Ingirige, MJB and Russell, RC
Investigating SME resilience to flooding : the Braunton report
, University of Salford, Salford.
The number of major floods in Europe has risen from one per year (between 1900 and 1974) to 15 a year (between 1993 and 2001). Many parts of the UK have faced extensive flooding in recent years, notably during the winter of 2013/14, and climate change is expected to increase the frequency and severity of such disasters still further. Flood events cause significant disruptions to the business sector, especially small- and medium-sized enterprises (SMEs), which are often affected disproportionately hard by such events, and are less prepared to manage the consequences and need more support to enhance their resilience.
This study focuses on the effect of flooding on the SMEs located in a single village street in Braunton, North Devon. Seven case studies were undertaken and both content analysis and cognitive mapping techniques were used to examine the data collected. The SME interview findings were compared with interviews with other local stakeholders, such as the Environment Agency and the Parish Council. The findings of the study were shared with the Parish Councillors and SMEs as a method of validating the data.
The analysis has furnished valuable new perspectives across a range of SMEs, including several innovative ways of responding to flooding. The Braunton SMEs were found to be ‘experts by experience’ on the various resilience measures that they adopted; furthermore, there was a lot of enthusiasm among the SME community for sharing and enhancing their learning further. A key finding was that proactive initiatives by the Parish Council and the SMEs themselves have successfully kept flooding issues at the top of the local agenda, despite the fact that three years have passed since the last flood event. Studies of this nature, in which SMEs and other stakeholders are engaged in examining and identifying their own resilience levels, their needs, constraints and gaps are more likely to deliver appropriate behavioural change than the use of self-assessment toolkits.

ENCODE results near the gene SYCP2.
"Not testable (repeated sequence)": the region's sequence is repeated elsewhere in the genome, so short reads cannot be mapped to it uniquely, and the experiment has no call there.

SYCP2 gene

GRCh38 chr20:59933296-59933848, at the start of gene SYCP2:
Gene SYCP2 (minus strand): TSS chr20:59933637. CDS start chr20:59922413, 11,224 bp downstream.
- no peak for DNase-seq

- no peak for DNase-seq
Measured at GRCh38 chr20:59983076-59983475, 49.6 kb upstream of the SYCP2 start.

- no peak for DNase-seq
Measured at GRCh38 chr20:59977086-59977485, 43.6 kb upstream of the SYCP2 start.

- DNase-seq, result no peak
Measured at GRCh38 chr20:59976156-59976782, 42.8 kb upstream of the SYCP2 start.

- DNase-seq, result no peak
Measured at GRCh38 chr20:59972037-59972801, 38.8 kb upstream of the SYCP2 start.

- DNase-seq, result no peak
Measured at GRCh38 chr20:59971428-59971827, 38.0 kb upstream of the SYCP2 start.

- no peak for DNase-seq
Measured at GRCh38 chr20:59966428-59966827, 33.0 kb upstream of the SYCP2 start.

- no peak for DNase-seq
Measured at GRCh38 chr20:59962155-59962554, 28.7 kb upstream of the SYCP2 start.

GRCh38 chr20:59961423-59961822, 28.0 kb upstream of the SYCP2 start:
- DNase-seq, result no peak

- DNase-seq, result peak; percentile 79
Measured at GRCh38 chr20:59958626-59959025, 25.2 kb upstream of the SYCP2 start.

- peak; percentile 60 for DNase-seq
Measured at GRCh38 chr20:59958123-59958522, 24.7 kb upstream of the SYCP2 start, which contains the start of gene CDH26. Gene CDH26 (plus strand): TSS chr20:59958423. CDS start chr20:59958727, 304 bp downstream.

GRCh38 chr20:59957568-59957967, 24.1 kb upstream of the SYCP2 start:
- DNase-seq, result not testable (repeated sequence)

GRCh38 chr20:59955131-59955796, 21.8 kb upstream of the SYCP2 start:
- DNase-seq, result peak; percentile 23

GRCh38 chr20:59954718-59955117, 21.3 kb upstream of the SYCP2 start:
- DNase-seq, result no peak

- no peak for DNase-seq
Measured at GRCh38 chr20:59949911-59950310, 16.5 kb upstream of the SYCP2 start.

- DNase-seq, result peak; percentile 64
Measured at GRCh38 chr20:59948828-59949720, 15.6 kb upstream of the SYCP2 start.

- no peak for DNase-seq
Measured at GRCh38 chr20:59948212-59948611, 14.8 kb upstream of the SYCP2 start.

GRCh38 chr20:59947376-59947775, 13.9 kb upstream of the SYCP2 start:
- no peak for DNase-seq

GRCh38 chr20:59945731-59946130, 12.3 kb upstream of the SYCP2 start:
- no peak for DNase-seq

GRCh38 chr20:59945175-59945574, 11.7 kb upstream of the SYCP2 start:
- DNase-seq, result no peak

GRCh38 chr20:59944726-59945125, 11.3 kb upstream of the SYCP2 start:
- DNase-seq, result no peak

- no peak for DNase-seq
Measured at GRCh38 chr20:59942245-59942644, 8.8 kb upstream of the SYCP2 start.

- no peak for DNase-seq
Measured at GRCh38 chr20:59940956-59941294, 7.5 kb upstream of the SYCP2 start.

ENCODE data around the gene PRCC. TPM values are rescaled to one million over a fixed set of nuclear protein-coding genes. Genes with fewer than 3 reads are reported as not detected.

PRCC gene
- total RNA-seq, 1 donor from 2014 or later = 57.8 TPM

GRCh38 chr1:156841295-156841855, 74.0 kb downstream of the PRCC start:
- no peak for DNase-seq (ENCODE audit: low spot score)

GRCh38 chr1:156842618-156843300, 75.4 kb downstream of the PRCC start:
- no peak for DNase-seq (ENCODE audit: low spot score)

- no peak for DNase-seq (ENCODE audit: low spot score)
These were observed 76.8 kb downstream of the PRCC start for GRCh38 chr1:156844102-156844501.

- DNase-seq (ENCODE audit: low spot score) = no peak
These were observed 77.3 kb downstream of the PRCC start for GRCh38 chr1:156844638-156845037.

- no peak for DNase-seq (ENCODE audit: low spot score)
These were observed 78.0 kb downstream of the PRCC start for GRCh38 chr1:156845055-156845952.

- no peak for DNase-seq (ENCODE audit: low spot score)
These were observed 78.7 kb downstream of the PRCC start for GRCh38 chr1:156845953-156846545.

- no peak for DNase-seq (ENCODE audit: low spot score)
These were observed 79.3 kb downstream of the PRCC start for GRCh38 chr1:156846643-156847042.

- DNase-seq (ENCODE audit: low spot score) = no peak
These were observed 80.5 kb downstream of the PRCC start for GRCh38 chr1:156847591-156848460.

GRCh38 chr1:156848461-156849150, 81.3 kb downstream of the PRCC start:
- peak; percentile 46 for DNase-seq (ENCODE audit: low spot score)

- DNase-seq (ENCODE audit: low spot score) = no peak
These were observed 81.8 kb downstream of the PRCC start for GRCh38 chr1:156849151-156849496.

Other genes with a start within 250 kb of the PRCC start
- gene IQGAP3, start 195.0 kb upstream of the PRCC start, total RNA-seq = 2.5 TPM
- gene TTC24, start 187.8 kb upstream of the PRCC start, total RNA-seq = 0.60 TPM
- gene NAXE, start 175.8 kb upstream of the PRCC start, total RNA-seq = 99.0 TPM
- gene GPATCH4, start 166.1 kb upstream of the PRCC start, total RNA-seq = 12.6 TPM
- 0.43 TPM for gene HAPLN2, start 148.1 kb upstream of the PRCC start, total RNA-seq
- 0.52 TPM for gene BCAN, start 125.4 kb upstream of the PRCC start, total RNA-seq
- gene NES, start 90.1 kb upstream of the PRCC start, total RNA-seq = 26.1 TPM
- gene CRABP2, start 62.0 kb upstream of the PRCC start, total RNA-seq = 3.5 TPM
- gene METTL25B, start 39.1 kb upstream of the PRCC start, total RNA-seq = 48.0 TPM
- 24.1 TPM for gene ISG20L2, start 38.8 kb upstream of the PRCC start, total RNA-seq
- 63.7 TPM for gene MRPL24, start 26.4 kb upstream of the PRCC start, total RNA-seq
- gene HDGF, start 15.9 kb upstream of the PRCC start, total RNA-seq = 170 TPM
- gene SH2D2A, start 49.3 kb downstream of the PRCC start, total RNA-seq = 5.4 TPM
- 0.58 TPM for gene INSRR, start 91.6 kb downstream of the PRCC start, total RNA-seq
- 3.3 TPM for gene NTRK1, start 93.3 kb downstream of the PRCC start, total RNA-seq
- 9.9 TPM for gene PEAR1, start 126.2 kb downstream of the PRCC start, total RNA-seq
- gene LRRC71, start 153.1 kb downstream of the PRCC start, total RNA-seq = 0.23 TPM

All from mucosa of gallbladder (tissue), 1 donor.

In meeting the demands of future flooding, it is important to recognize that SMEs are entities having very specific needs, such that mitigation / preparedness measures will inevitably vary with the type of business and their individual strategies. There is a need for appropriate leadership and strong commitment on the part of all the stakeholders, in order to identify and meet these needs, if stakeholder actions are to positively contribute towards community resilience.
One of the key observations of the study was the lack of consistency in the way SMEs obtained flood insurance, together with an obvious lack of knowledge on the role of insurance within a context of flooding. The new ‘Flood Re’ insurance scheme (due to commence in 2016) does not apply to commercial organisations such as SMEs and this issue has been a key criticism of the scheme since its inception. The issue of insurance clearly forms a key factor capable of influencing behavioural change such as undertaking resilience against flooding, which would merit separate study.
This report is funded by the ARCC NCN network (an EPSRC funded network) as a follow on fund to further contextualise, trial and test the ‘extreme weather risk assessment toolkit for SMEs’ that emerged from the EPSRC funded Community Resilience to Extreme Weather (CREW) project (2008 – 2011).
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